Hayao Miyazaki, Japanese animator, explains decision to put the pencil down and retire

Hayao Miyazaki, one of the most acclaimed and respected animators in the world, is really retiring this time. He spoke to the press in Tokyo on Friday, days after Studio Ghibli announced his retirement at the Venice Film Festival.

Studio Ghibli co-head Koji Hoshino said in Venice last week that Kaze Tachinu (The Wind Rises) will be Miyazaki's final film. The Oscar-winning director of Spirited Away, My Neighbor Totoro and Ponyo is 72.

“I’ve mentioned that I would retire many times in the past, so a lot of you must be thinking ‘Oh, not again,’” Miyazaki said Friday, notes The New York Times. “But this time I am quite serious.”

The Wind Rises took Miyazaki five years to make and he fears that another one could take up to seven years to complete, reports The Wall Street Journal.

“My time for long animated films has come to an end,” he said. “I need to step away from the desk half an hour sooner than I would have needed to when I was making Ponyo.”

Miyazaki’s press conference drew 600 journalists from 11 counties, a true sign of his international stardom. He remains one of Japan’s most well-known filmmakers and all of his movies have been box office hits there. Spirited Away is still the highest grossing film in Japan’s history.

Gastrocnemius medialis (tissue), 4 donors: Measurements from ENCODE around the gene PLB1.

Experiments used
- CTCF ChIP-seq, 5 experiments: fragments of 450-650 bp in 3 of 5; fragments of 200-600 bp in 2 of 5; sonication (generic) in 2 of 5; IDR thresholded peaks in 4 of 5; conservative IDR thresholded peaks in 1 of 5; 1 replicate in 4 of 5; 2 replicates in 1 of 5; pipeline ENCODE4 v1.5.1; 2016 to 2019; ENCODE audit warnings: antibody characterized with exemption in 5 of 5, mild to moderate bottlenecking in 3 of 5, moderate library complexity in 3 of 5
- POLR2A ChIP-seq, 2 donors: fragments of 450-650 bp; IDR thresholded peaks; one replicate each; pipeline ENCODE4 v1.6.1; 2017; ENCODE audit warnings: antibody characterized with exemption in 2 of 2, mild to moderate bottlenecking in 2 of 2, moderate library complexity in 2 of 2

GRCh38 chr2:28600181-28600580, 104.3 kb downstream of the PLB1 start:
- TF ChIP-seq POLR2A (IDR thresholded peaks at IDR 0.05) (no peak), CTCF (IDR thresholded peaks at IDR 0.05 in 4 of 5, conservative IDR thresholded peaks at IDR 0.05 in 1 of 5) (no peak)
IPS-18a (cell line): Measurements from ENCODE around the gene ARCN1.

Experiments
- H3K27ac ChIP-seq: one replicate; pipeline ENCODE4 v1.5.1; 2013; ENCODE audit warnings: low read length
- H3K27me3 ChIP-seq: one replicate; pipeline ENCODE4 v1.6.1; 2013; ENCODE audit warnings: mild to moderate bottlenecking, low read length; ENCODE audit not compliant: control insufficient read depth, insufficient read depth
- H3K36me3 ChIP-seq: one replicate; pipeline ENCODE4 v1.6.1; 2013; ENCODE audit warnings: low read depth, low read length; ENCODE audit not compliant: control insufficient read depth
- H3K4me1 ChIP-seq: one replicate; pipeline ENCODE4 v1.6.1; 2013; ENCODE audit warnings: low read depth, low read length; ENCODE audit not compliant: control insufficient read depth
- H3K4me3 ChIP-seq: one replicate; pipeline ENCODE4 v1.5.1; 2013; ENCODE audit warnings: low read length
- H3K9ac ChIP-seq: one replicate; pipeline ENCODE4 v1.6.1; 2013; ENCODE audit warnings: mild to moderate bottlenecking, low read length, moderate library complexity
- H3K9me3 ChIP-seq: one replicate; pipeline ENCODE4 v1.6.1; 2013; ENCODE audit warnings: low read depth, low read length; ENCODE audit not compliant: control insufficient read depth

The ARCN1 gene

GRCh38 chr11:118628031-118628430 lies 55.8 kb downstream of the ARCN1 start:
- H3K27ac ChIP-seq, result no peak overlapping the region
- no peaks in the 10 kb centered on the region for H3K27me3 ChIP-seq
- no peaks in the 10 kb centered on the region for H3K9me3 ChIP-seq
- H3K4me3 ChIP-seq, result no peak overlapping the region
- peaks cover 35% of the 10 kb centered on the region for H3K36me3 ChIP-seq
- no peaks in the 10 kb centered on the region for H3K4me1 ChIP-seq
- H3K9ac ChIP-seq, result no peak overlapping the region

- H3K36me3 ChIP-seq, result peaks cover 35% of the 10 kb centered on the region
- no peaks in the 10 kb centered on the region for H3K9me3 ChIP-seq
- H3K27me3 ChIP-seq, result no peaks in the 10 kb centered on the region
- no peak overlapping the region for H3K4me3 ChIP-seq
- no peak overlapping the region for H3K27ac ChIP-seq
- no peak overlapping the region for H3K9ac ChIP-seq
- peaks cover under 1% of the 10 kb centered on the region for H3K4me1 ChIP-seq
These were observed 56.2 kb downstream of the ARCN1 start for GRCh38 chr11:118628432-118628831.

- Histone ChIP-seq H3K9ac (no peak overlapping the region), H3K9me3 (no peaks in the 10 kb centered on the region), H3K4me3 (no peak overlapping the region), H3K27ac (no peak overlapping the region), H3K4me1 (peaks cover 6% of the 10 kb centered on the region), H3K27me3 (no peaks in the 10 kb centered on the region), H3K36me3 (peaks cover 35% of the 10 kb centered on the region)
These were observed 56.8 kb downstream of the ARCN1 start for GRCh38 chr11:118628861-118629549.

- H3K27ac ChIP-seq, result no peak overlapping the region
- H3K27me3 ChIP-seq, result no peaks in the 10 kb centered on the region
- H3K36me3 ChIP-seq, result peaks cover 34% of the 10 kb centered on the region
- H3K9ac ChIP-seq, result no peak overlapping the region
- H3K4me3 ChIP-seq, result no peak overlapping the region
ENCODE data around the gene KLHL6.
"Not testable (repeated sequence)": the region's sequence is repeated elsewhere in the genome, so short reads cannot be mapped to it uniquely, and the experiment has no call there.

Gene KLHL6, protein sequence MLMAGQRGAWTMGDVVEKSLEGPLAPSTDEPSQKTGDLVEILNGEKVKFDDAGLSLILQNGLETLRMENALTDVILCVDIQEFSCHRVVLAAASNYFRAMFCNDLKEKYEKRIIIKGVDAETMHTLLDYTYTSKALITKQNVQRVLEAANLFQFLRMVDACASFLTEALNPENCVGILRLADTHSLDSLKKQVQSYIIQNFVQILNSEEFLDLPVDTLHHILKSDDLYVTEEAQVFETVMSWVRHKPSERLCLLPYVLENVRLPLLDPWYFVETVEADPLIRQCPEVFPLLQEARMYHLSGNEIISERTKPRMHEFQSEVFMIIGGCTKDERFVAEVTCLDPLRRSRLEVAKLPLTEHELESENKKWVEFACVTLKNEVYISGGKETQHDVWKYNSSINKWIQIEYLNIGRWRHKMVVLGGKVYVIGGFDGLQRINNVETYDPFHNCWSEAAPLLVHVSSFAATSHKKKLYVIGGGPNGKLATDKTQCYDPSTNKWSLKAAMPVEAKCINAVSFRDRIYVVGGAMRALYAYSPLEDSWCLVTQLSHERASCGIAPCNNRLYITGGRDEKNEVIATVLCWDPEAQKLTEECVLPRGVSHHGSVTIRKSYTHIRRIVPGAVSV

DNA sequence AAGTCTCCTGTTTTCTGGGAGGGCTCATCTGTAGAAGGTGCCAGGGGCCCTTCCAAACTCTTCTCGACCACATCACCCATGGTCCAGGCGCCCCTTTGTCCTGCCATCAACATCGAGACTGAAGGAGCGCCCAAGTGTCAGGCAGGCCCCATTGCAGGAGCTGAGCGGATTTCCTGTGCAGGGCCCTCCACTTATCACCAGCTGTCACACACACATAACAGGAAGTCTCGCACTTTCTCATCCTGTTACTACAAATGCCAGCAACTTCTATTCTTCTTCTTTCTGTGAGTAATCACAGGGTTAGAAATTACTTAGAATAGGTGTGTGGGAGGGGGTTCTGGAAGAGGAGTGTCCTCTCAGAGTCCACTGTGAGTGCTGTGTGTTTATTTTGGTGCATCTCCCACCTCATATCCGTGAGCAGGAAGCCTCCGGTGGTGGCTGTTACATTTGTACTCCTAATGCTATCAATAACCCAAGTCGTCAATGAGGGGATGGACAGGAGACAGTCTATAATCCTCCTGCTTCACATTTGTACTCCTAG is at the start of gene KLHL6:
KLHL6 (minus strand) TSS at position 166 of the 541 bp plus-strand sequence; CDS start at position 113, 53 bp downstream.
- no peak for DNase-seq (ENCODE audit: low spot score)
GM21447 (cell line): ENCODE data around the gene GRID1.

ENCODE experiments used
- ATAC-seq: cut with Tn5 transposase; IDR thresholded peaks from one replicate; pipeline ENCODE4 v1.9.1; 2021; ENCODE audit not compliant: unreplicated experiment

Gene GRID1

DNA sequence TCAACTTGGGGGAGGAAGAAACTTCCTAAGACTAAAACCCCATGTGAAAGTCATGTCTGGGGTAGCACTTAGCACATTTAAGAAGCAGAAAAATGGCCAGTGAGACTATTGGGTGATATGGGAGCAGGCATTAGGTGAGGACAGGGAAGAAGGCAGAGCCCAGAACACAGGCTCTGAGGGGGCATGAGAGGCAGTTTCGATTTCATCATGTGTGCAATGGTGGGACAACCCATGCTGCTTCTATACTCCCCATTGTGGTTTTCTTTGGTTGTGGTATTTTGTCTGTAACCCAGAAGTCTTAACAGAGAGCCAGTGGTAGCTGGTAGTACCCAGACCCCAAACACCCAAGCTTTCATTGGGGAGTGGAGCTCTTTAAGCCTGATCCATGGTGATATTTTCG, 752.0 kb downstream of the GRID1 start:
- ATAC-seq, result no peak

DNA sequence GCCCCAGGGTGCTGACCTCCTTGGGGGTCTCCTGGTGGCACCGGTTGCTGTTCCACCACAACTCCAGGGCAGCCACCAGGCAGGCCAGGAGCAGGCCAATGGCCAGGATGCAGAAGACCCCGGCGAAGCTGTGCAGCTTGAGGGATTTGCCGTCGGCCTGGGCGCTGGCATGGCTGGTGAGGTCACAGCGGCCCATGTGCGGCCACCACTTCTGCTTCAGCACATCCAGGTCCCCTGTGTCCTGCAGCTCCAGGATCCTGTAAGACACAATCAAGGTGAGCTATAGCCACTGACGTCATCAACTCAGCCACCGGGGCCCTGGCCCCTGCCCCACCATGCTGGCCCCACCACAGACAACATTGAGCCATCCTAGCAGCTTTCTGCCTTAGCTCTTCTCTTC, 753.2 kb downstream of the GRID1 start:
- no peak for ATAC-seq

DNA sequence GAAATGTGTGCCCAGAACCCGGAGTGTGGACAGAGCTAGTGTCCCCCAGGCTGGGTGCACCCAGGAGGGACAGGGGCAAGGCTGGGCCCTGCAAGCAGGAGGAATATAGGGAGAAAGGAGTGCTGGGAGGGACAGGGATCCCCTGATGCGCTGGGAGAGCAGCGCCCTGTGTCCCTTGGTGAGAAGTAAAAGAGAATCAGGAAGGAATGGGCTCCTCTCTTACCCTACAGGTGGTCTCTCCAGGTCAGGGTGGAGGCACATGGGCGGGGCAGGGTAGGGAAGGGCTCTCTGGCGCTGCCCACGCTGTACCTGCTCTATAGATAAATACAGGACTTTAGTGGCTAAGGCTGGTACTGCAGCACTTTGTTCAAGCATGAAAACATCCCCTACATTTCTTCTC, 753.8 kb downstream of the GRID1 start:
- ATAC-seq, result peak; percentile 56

“Watch the movies, everything I want to say is there,” he told the crowd when asked if he had any messages for his fans.

Hoshino said that Studio Ghibli has two more films in production, so the studio will continue to work without one of its founding members.

The Wind Rises is a fictional version of the life of Jiro Horikoshi, who designed the Mitsubishi A6M Zero fighter plane that Japan used in World War II. It is being released in North America by Disney’s Touchstone.

image: Wikimedia Commons

No Comments Yet

Comments are closed